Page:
The result will be the same creative results that would occur without any technical skiils, but without the failure to execute technically standing in the way of getting the message across. Given two creative images, one technically optimal and the other sub-par which will create the more effective emotional reaction? In my experience creativity and technical skills win every time.

An interesting thing happened in my wife's family when they got a MIDI keyboard and computer. One of her brothers was one of the best keyboard players I've heard, but he couldn't read music. With MIDI he was able to play an original song by ear and have the computer software create the score, bypassing the need to learn musical notation. It allowed the other less gifted members of the band, who learned by reading notes, to learn the song faster.

In the same way the instant feedback of the digital camera has eliminated the need for metering and understanding lighting ratios. By simply starting from the baseline of controlling exposure to record shadow and highlight detail at the same time you automatically get "normal" because thats the baseline the process is engineered to create. Where you take it from there is only limited by your creativity, which is no doubt greater than mine.

In most cases what I shoot is to meet the expectations of the people I shoot for. In the case of the kid in the kilt, Mom was looking for "normal". If she wanted something else she would have had someone else take the photos.



RustyBug
Registered: Feb 02, 2009
Total Posts: 12558
Country: United States

+1 @ full range of tone ... it's the primary reason why I don't like (fully trust) the camera's histo ... it cheats you out of full range to "play it safe". It is that full range of tone that IS part of my artisitic side. I like having the precision of the technicals (i.e. electronic tuner) to HELP me get that part of my artistry.

Ours is an artistry that certainly has sufficient lattitude that I can wing it on Sunny 16 and gut experience to capture the moment when needed. That can certainly get me "close enough" that I can finish it in PP, but all the better when I can be more precise. But my pre-digital shooting was with chromes, where such leniency in lattitude does not exist. On stage, and in the heat of performance, tuning by ear is where the action is ... not the right time for a precision electronic tuning session. There is a time & a place for both.

I'm guessing, the reference to an insistence for proper negative density by mentors (btw, I checked out the Art Center curriculum ... drool) suggests to me that they wouldn't (technically speaking) allow their students to strive for "close enough" either. I know that by the time you've gotten to be as masterful and natural as decades of experience provide for, the technicals seem to be of insignificance in favor of the artistry. But there are those who still find the technicals important to aid the artistry ... similar to the equal significance placed on both by former instructors.

Imo, it isn't an either/or ... it's both. Either one can expose an Achille's Heel and either one can be the catalyst for excellence. I agree that excellence in one can be used to overshadow "close enough" in the other ... but the masters (of any craft) understand how to combine them together without ever settling for "close enough" ... albeit usually favoring one over the other in their preferential style.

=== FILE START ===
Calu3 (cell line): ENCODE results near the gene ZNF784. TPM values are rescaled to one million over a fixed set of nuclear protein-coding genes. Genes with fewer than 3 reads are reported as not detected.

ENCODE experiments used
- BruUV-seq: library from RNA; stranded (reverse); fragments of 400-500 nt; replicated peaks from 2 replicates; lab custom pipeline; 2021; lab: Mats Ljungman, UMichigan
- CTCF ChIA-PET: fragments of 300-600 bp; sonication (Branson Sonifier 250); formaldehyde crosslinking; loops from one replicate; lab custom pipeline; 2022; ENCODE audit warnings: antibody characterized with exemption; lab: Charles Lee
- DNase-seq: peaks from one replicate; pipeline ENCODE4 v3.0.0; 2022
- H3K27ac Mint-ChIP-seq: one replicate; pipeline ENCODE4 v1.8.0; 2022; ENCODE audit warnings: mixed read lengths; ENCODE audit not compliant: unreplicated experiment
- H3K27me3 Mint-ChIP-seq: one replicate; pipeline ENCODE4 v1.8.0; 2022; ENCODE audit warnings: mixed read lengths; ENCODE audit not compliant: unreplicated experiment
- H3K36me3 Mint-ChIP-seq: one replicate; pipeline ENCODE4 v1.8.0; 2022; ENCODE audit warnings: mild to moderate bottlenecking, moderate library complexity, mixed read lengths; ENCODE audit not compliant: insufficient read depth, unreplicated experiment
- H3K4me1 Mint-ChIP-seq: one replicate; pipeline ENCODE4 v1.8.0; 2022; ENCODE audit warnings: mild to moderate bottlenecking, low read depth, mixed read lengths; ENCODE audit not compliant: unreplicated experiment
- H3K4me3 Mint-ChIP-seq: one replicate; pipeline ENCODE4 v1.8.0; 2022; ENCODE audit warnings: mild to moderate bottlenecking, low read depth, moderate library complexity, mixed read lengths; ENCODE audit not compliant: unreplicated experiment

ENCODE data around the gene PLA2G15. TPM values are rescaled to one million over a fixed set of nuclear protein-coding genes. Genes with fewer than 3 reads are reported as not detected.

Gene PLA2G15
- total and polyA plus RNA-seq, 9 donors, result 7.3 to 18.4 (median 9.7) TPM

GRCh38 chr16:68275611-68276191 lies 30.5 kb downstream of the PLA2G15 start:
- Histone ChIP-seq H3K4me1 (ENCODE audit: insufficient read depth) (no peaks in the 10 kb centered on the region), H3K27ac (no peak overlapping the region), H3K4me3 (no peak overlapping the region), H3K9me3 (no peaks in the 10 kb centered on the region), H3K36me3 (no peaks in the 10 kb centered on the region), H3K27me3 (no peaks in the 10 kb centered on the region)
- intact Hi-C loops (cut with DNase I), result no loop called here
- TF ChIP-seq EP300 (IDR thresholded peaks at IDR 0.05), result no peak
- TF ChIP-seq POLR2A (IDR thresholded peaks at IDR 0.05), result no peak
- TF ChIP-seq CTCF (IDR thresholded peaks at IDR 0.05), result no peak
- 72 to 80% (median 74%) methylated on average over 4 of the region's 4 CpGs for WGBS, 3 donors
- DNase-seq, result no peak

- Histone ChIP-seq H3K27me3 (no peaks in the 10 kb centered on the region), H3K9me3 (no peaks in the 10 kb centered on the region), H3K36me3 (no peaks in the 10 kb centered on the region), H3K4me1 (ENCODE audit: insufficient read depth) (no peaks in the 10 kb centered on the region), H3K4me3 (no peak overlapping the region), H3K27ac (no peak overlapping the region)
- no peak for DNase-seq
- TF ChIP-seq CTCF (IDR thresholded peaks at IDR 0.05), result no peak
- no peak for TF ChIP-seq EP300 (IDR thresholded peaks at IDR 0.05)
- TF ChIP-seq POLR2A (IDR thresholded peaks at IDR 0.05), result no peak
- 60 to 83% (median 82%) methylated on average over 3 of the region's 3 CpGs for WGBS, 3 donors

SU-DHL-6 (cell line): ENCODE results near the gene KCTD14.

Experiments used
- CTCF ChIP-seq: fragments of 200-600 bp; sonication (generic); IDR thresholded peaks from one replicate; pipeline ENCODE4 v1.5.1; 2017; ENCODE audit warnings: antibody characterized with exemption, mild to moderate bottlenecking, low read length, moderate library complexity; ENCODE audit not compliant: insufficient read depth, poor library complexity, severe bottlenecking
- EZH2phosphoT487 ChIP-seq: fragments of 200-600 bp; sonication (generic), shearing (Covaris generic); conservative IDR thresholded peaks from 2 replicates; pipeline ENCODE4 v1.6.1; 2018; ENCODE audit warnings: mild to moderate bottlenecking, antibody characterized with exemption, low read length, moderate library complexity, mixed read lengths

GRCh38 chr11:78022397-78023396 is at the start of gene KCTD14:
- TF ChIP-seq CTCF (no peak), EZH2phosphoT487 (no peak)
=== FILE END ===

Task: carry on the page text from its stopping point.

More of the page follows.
It's not meant to impress or anything as such, as others are certainly superior to me, but I offer this image as one of my blends of technical & artistry. Knowing where I wanted this scene to wind up (artistic vision), it was important to know where to start with it ... and had I gone by the histo, those hidden stops beyond the histo would have been sub-optimal (negative density) for me. The technicals allowed me to know when the changing light was in range of where I wanted it (adaptive vision is readily fooled in such changing light). Again, it's not much to others ... but to me it was produced as a culmination of both.



dmacmillan
Registered: Nov 03, 2007
Total Posts: 4661
Country: United States

BrianO wrote:
Peter Figen wrote: The problem with an all numeric approach like Chuck's, and so many other's, is that it so often leads to the boring kind of photos seen here. It's kind of funny that all this talk of lighting ratios and light distances completely misses the mark when it comes to capturing any kind of emotion.

They're two different but complimentary topics. A great "moment" can fail as a photograph if it isn't captured with proper exposure.

Peter Figen wrote: ...When I was a student at Art Center we had great lighting classes and never once was a portrait lighting ratio ever mentioned.

I find that hard to believe. Maybe you were absent that day.

I can affirm we didn't talk ratios at Art Center, Peter didn't miss any classes. We were encouraged to be very familiar with the characteristics of the particular film we used and to intuitively adjust ratios primarily for the emotion we hoped to evoke and how the film reacted to light. I can read an old Kodak film spec sheet and visualize its reaction to light. I've lived with my digital camera long enough that I can view the light on a scene and know how it will be rendered.

Yes, poor technique can ruin the capture of a great "moment". That's why excellent technique was expected. We never lost sight of it as a means to an end. As Peter mentioned, technique became intuitive, we didn't have to measure ratios, we "saw" them.



RustyBug
Registered: Feb 02, 2009
Total Posts: 12558
Country: United States

+1 @ "saw" them.

I used to be able to do that with my Fujichrome much more so than I've been able to adapt to digital. It seemed so simple then ... "what ya shot was what ya got" ... and it just seemed to match your mind's eye (once you got it trained). Digital has been a totally different experience for me.